Nothing captures the artistic spirit of an era like a historic home. Through a coherent assemblage of architectural elements, furniture, and decor, you can get an absolute understanding of a period’s design principles. I recently visited the Driehaus Museum in Chicago which presents within its luxurious rooms the evolving American decorative arts of the Gilded Age. This mansion is also a startlingly beautiful oasis in the modern business center of Chicago and definitely worth a visit!
Posts tagged ‘Chicago’
We sometimes forget that beautiful works of art may have been created with ulterior motives. Think of a pharaoh using a heroic frieze to solidify his power, an elegant Renaissance chapel donated to erase the sins of the patron, or a lovely oil portrait sent to encourage a royal marriage. Sometimes the circumstances behind the message change and the image must be adjusted. I notice one such major revision in Chicago and was surprised to hear about some political turmoil that led to the defacement of a glorious royal sculpture.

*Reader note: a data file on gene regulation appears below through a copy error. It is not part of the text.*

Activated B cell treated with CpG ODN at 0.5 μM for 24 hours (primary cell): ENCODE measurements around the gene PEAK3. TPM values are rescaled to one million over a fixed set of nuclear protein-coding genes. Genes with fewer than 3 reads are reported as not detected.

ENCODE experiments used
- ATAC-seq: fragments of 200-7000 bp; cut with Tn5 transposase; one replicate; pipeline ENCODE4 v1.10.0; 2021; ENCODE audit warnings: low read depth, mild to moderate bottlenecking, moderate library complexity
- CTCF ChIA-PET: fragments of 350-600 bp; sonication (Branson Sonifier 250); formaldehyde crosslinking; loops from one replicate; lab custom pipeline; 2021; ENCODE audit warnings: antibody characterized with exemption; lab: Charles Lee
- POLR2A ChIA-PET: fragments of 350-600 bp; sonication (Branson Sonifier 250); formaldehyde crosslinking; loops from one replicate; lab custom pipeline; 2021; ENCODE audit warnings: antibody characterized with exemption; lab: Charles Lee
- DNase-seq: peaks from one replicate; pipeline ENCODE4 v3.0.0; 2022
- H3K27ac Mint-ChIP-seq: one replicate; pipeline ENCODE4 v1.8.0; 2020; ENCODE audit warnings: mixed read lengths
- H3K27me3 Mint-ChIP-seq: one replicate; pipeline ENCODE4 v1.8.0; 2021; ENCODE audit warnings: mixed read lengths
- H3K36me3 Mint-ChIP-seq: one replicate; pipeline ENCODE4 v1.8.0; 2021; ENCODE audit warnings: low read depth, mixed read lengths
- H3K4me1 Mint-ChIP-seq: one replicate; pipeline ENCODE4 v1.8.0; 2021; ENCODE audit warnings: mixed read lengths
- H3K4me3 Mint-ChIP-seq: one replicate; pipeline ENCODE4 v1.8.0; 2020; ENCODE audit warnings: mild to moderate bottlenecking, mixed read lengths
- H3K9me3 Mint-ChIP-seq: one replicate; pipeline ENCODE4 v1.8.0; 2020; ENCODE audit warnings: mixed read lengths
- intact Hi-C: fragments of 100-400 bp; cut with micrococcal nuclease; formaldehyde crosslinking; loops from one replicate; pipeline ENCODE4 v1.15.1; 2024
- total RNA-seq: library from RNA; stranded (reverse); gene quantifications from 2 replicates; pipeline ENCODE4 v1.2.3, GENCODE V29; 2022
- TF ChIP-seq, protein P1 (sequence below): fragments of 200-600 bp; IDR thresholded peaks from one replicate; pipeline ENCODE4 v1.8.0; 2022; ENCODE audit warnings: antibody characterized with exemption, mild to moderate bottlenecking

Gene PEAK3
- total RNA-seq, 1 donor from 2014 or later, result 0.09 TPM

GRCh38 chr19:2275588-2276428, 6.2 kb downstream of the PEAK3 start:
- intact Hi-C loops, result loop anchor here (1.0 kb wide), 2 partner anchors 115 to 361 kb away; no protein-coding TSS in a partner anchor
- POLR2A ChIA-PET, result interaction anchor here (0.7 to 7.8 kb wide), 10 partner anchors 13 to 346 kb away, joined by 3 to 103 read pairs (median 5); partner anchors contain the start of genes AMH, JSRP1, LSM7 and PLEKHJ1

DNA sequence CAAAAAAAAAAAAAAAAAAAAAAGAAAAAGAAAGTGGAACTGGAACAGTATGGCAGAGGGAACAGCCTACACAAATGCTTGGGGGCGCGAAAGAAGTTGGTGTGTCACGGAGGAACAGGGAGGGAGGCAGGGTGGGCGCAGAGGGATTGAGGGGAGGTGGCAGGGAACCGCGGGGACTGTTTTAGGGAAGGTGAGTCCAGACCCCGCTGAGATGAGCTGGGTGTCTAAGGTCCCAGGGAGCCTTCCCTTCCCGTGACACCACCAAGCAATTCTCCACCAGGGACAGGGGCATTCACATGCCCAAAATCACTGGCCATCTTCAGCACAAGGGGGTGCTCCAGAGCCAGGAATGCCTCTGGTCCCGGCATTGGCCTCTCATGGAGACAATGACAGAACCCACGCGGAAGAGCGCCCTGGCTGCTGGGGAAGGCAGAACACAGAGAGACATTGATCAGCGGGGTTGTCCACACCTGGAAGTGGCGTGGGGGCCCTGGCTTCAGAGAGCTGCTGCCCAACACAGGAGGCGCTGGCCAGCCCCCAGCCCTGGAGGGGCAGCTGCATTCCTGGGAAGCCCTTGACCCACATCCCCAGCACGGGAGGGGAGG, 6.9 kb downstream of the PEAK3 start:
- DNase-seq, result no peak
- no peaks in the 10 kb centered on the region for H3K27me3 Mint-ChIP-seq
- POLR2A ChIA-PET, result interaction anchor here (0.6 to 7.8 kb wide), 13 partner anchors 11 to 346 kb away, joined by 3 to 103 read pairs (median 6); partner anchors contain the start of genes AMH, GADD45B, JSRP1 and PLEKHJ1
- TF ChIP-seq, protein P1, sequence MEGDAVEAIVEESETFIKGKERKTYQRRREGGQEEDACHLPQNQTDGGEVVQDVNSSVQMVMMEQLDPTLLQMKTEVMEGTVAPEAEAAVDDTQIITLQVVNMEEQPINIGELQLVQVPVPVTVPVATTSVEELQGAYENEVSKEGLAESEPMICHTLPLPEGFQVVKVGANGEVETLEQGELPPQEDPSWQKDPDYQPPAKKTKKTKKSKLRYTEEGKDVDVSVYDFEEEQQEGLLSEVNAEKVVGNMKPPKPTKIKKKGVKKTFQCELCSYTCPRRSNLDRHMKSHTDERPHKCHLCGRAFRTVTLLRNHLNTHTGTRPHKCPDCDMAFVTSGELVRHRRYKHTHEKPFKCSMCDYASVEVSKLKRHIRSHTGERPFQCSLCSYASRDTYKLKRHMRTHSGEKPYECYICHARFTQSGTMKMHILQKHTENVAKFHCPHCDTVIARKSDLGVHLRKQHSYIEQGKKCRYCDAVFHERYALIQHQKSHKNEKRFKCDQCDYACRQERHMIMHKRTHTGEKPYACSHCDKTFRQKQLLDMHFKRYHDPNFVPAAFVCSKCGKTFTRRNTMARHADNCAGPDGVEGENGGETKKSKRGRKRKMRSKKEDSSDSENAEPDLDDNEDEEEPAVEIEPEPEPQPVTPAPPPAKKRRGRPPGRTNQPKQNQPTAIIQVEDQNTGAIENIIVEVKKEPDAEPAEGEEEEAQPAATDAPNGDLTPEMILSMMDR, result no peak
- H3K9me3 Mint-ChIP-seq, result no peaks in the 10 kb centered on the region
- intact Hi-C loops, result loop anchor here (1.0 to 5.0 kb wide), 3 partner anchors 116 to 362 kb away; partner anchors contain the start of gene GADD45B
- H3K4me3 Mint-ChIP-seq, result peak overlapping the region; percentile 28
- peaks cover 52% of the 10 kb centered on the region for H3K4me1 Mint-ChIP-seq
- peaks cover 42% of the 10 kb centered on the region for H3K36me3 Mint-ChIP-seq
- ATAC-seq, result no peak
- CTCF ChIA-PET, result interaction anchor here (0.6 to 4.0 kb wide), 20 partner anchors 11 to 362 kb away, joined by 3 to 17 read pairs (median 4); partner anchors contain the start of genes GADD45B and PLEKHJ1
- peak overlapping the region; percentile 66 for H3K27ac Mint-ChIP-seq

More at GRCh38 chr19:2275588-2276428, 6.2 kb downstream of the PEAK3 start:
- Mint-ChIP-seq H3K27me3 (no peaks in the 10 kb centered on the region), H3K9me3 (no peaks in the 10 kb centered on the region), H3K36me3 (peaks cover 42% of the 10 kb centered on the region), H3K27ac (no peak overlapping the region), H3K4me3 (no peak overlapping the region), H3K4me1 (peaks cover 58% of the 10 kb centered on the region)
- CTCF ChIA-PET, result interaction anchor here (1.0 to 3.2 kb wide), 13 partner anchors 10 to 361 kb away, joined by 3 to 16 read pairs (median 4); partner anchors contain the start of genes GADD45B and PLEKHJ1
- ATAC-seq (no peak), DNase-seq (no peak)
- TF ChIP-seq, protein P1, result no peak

On November 11th, the Art Institute of Chicago opens its Mary and Michael Jaharis Galleries of Greek, Roman, and Byzantine Art. I have to give the AIC a lot of credit for the best museum construction sign ever! I saw this while visiting in August:
Greek art, get it?
Anyways, these galleries sit awkwardly in the hallway to the Chagall windows making it a difficult space for a curator to work with. The remodeling construction this summer consisted of numerous, single item sized, free standing display cases. From the few mockup images I’ve seen, the galleries will be a lot less crowded and more focused. (Click here for a panorama of one of the former Roman galleries). I presume fewer items will be displayed making for a more focused collection. If anyone stops soon, I’d appreciate a report back on the new space!
I posted not too long ago about Stikmen popping up near Boston, so I was on the look out for them in Chicago. I didn’t find any of the road decals but I did find one of the original stick figures. The Art Institute of Chicago sits on Michigan Avenue with the front steps looking down S Adams Ave. As you cross Michigan, literally a few yards from the Chicago Art Institute, there is a Stikman glued to a street light utility box and painted for camouflage. Thousands of people walk this way every day to enter the Museum. I wonder how many noticed the Stikman? I wonder how long he’s been there?